I read Marine Venus for the first time about ten years ago, when I was doing research triggered by the reissue of Triumph Over Time. Produced by the American School of Classical Studies at Athens (ASCSA or School hereafter) in 1947, in addition to promoting the School’s excavations at Old Corinth and in the Athenian Agora, this film presents a serene and idyllic view of Greece, emphasizing the country’s rural aspects and her continuity with ancient Greece. Reissued in 2007, the film received mixed reviews during viewings: older Greek people embraced it with great fondness since for them it was a walk down memory lane, especially for the those who had grown up in villages; younger people, on the other hand, especially those born post-1970 found fault with it because it did not show the ruined state of Greece after WW II, lacked urban scenery, and avoided any references to the Civil War. Seventy years after its production, Triumph Over Time was criticized for not being a true historical documentary.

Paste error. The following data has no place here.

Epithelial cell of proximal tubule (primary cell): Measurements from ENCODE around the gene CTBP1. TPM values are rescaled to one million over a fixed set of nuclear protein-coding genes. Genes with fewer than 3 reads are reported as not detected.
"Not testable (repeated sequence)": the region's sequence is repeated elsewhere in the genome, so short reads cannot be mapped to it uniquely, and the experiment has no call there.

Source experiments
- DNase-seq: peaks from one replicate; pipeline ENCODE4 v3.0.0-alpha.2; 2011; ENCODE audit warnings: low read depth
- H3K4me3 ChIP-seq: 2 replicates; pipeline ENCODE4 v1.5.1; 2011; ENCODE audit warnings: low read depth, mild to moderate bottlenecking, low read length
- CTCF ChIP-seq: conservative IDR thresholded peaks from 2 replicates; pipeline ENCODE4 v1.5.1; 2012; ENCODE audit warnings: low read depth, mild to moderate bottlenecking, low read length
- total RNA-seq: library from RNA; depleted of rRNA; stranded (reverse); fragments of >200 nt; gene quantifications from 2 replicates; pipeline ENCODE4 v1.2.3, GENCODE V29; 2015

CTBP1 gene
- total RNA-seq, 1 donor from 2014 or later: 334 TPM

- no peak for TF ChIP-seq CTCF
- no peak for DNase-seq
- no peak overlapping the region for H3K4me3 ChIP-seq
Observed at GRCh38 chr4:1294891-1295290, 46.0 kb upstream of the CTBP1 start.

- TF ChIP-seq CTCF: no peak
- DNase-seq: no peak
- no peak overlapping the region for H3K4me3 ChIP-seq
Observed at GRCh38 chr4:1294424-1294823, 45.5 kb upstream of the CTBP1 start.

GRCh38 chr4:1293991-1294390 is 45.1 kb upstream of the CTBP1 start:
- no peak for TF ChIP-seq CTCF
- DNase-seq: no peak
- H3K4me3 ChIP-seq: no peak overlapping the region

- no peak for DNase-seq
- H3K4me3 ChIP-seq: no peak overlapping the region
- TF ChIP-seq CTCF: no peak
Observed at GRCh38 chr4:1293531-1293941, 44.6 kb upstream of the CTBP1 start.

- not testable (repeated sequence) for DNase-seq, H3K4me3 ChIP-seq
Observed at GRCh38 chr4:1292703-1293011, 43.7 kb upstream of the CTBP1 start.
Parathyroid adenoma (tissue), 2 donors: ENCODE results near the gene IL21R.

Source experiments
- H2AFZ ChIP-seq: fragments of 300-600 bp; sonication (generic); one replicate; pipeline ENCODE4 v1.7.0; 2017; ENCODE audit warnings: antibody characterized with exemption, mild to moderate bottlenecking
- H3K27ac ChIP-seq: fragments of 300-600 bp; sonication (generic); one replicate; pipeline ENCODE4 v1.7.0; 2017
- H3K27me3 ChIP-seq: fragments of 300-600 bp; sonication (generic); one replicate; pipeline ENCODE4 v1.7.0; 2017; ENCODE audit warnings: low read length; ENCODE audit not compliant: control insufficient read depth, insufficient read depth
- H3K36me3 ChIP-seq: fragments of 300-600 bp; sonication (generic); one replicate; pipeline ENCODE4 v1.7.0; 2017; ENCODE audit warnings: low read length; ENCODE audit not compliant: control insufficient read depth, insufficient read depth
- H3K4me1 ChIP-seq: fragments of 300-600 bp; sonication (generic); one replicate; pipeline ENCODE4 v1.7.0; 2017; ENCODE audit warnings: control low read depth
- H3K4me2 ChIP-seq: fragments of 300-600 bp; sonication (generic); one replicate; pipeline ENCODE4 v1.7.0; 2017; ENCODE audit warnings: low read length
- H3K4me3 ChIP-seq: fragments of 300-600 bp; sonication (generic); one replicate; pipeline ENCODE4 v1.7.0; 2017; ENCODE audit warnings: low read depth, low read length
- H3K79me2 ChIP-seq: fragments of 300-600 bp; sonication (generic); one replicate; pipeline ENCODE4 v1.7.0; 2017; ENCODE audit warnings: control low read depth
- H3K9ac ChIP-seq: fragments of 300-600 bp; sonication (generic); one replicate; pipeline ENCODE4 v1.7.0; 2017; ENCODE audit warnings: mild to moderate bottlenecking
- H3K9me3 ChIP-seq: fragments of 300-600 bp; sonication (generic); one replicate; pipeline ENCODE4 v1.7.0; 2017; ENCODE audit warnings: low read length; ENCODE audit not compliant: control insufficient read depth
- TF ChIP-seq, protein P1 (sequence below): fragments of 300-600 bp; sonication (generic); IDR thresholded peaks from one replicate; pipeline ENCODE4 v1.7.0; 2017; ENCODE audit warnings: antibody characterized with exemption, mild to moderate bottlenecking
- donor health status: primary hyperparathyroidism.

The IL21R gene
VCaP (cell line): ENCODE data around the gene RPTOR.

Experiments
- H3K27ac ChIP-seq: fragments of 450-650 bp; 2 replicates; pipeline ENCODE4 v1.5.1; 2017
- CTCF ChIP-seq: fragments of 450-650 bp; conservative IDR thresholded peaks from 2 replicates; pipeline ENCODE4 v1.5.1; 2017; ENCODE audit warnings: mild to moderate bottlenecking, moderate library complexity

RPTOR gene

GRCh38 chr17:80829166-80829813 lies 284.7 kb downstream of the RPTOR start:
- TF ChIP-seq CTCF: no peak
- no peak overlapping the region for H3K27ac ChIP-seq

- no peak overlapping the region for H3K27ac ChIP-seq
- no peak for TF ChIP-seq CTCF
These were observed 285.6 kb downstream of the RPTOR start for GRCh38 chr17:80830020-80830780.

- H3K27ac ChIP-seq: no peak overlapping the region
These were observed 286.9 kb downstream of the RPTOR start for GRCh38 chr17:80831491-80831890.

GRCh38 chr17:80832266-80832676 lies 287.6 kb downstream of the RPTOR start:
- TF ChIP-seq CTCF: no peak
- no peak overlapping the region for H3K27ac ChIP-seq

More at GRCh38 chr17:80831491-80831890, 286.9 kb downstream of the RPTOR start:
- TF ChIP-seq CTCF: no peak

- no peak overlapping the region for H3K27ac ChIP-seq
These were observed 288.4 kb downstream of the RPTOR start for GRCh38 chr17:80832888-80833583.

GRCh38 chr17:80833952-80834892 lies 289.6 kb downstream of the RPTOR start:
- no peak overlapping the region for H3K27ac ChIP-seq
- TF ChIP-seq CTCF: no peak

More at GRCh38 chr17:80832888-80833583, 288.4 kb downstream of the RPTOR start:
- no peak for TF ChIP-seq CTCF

Out of curiosity, I started looking for literature that had been published immediately after WW II. I was nonplussed to find that one of my most favorite novels, The Three Summers (Τα Ψάθινα Καπέλα) by Margarita Lyberaki, was first published in Greece in 1946 (and in France in 1950). Like Triumph Over Time, “the world inside the book could [not have been] more unlike the world it came into when it was first published in 1946,” as Karen Van Dyck, Kimon A. Doukas Professor of Modern Greek Literature at Columbia University, who translated the novel in English (Paris Review, July 16, 2019), recently emphasized in an interview. Idyllic and timeless, this coming-of-age- novel “must have offered [its readers] an oasis from the unbearable realities of the day,” Van Dyck added. Another common thread between Triumph Over Time and Lyberaki’s Three Summers is that both works are steeped in the sun. “The sun has disappeared from books these days. That’s why they hinder our attempts to live, instead of helping us. But the secret is still kept in your country, passed on from one initiate to another. You are one of those who pass it on,” wrote Albert Camus to Margarita Lyberaki when he first read the book in 1950.